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19-year-old Willmar, Minn., man sentenced to more than 6 years in prison

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19-year-old Willmar, Minn., man sentenced to more than 6 years in prison
Willmar Minnesota 2208 Trott Ave. SW / P.O. Box 839 56201

WILLMAR — Andrew Charles Wyman, 19, of Willmar, is going to prison for 75 months on the first-degree arson charge originally filed against him in May 2011 for setting fire to an occupied Willmar residence.


During a hearing Monday, Wyman’s previously stayed prison sentence was executed.

A felony theft charge, filed last month for allegedly stealing more than $2,200 from his employer, however, was dismissed. The hearing in Kandiyohi County District Court was before District Judge Michael J. Thompson.

In addition to the agreement to dismiss the theft charge if the prison sentence was executed, Wyman waived his right to any further portion of the extended juvenile jurisdiction process, according to County Attorney Jenna Fischer.

Wyman was charged as a juvenile for his role in the two-week crime spree of stealing and destroying vehicles that culminated with setting fire to the home May 3, 2011. Under the extended juvenile jurisdiction program, Wyman was sentenced in September 2011 to a juvenile sentence — essentially time at Prairie Lakes Youth Programs — and the stayed adult sentence of 75 months in prison, which would be executed if he failed to comply with the adult sentence.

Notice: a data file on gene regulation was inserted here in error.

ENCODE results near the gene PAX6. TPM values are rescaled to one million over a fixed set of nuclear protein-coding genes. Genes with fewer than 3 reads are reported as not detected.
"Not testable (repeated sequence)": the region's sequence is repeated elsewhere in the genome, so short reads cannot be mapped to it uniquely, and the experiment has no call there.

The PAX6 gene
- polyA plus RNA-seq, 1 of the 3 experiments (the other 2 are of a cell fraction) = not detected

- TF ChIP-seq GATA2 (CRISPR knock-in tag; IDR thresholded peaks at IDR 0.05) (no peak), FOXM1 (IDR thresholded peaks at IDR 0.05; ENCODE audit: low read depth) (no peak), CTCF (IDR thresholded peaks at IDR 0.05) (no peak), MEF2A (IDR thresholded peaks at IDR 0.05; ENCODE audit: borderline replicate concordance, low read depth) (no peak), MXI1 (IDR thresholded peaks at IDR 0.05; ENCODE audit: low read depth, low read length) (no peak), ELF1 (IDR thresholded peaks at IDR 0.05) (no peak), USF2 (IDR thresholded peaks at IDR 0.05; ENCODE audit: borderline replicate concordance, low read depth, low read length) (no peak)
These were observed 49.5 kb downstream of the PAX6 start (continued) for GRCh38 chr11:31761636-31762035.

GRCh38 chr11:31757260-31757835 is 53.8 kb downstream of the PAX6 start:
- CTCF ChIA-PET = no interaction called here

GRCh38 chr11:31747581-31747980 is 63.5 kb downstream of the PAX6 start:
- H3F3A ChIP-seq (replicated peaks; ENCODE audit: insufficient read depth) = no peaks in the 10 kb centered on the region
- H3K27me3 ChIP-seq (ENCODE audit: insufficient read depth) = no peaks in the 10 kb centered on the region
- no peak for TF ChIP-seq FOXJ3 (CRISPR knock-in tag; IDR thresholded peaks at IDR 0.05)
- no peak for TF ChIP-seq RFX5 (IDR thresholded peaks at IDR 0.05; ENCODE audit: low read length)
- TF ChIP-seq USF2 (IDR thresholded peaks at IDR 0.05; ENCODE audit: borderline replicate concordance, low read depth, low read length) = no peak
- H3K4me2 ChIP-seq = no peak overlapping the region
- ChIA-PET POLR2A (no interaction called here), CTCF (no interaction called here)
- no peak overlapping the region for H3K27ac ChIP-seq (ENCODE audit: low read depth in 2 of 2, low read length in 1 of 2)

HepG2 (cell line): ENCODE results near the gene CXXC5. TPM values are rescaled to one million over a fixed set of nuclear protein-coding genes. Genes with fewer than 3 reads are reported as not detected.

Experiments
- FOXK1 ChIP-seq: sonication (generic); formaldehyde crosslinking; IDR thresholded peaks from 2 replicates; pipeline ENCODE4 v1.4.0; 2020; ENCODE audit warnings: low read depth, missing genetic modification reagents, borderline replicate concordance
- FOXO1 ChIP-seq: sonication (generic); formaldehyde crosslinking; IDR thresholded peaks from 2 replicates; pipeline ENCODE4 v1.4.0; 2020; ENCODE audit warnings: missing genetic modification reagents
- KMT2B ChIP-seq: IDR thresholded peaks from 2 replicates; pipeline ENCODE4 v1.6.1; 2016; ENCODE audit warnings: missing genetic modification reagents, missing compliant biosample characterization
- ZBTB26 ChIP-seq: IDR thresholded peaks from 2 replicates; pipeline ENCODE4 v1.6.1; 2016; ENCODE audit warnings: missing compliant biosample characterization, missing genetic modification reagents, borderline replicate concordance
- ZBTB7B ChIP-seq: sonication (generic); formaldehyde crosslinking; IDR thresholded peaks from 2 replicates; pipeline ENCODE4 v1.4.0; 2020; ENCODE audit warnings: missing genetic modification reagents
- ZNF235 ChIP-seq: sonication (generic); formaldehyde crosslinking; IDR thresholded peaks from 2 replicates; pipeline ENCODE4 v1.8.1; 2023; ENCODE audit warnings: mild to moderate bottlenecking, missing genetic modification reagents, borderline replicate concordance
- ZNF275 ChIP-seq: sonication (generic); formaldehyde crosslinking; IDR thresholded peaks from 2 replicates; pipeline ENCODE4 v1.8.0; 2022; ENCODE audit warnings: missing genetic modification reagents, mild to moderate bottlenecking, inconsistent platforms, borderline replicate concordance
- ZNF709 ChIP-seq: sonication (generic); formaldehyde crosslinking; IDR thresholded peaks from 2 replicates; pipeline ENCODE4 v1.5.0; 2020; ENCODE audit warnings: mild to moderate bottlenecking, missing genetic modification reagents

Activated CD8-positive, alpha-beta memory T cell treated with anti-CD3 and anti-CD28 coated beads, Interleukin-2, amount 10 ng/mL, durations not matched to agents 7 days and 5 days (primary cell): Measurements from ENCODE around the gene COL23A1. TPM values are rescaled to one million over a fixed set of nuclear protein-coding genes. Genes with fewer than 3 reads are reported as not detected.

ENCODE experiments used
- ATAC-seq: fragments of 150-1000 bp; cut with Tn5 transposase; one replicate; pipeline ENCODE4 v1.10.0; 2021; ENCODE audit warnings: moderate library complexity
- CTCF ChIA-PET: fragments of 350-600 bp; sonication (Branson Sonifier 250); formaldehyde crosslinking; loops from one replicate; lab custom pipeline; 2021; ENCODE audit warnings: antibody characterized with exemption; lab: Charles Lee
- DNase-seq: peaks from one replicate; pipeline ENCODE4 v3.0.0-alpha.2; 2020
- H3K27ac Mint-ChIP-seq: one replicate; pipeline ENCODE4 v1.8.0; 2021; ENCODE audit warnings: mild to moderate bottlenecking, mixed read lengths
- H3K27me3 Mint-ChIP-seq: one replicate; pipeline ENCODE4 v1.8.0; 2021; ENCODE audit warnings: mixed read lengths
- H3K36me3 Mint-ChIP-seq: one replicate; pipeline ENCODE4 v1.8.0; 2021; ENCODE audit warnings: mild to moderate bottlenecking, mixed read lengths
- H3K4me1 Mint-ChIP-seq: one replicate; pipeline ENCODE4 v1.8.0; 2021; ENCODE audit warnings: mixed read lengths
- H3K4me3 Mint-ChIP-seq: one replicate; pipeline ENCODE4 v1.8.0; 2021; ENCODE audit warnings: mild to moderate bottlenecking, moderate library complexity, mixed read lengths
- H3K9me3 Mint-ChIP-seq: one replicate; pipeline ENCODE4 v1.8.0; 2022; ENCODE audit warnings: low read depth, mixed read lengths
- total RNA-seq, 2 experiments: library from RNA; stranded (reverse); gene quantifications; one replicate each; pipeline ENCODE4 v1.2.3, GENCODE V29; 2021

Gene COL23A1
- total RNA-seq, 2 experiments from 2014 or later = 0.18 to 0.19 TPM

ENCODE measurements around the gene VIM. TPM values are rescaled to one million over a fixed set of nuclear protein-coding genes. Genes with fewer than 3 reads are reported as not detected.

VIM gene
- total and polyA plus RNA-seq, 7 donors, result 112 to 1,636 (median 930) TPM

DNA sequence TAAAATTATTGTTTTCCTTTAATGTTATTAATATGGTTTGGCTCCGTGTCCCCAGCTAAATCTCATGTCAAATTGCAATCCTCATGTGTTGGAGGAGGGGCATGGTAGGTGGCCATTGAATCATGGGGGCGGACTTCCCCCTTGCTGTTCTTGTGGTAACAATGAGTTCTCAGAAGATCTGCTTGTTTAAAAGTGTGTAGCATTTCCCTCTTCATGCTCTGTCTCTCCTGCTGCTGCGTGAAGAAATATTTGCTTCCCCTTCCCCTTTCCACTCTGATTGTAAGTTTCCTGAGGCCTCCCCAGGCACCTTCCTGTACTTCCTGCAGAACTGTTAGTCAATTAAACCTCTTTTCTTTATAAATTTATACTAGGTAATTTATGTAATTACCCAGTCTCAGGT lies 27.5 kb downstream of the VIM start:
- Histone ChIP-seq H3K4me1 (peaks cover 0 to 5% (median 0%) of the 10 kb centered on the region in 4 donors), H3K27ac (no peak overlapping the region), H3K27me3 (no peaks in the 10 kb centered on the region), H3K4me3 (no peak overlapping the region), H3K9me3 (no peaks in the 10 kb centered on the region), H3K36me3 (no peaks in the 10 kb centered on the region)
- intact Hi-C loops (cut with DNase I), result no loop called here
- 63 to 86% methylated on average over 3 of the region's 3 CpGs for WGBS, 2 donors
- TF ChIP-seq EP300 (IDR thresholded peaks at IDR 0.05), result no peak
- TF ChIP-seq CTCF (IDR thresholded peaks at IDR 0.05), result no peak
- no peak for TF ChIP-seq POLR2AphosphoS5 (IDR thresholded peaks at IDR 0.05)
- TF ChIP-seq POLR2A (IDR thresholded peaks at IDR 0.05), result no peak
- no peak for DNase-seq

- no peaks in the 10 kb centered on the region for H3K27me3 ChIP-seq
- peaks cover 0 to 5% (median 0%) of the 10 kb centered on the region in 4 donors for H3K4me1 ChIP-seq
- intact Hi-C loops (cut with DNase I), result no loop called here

Wyman’s accomplice, Chase John Hodapp, 21, of Willmar, was sentenced, as an adult, to 39 months in prison in the case. According to the State Department of Corrections website, Hodapp is at the Minnesota Corrections Facility at Stillwater. His expected release date from prison is July 3, and his release date from supervision is Aug. 2, 2014. Both were ordered to pay thousands in restitution.

Wyman absconded from Prairie Lakes in February 2012 and was taken into custody six weeks later by CEE-VI Drug Task Force agents. He admitted during an April 23, 2012, hearing that he and his roommate absconded from Prairie Lakes and then he hitchhiked to California. He lived there for a month before calling his mother, who provided a bus ticket and cash to return home. Wyman said he then stayed at his father’s home until he was arrested.

Wyman said during that hearing that he ran from Prairie Lakes because he was going to be penalized for small infractions and assumed he would be sent to prison. The teen read a statement to the judge and cried as he said that he was scared and would do anything to not go to prison. Judge Smith ordered him to return to Prairie Lakes and complete the programs in both the secure and non-secure units of the center.

Wyman was ordered back into the secure unit of the center in early December, when officials discovered he was breaking program rules. Soon after, he was charged with allegedly taking $2,293 from Mr. B Chocolatier over the course of a week in November. Officials at the business reported to Willmar police Dec. 6 that they suspected Wyman, who started working at the chocolate shop Nov. 1.

The investigation revealed Wyman had purchased several items, including a four-wheeler, a jacket and a helmet, claiming he got the money for the ATV by selling drugs with Hodapp. He claimed the money was hidden under the rocks near the bridge along 19th Avenue near Wal-Mart Supercenter.

Gretchen Schlosser

Gretchen Schlosser is the public safety reporter, and writes about agriculture occasionally, for the West Central Tribune. She's been with the Tribune since 2006 and has 17 years of experience working in news, media and communications. 

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